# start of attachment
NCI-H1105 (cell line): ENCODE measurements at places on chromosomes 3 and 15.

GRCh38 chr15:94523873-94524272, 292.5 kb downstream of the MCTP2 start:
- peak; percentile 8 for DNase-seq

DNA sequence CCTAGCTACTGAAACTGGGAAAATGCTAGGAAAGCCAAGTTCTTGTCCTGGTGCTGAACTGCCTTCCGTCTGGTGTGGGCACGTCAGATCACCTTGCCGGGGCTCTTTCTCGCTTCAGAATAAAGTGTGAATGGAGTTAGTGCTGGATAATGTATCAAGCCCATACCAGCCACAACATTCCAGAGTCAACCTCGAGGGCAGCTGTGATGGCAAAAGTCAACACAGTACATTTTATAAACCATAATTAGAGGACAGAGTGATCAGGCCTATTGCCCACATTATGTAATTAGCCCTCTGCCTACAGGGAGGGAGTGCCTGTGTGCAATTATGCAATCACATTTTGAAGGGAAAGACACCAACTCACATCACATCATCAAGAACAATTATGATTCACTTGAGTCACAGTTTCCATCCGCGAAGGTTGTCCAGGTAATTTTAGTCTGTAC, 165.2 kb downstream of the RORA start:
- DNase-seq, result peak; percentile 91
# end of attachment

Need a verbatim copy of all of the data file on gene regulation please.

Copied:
NCI-H1105 (cell line): ENCODE measurements at places on chromosomes 3 and 15.

GRCh38 chr15:94523873-94524272, 292.5 kb downstream of the MCTP2 start:
- peak; percentile 8 for DNase-seq

DNA sequence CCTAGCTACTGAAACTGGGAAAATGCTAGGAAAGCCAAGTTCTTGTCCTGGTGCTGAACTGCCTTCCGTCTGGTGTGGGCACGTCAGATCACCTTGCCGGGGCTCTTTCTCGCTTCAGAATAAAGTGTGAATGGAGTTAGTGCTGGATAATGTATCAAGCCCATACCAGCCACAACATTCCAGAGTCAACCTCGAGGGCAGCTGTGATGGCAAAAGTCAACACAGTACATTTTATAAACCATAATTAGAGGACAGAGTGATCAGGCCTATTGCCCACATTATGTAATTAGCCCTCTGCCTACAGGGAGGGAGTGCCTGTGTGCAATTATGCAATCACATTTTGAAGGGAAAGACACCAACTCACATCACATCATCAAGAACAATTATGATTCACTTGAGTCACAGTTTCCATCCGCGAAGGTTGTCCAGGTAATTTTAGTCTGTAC, 165.2 kb downstream of the RORA start:
- DNase-seq, result peak; percentile 91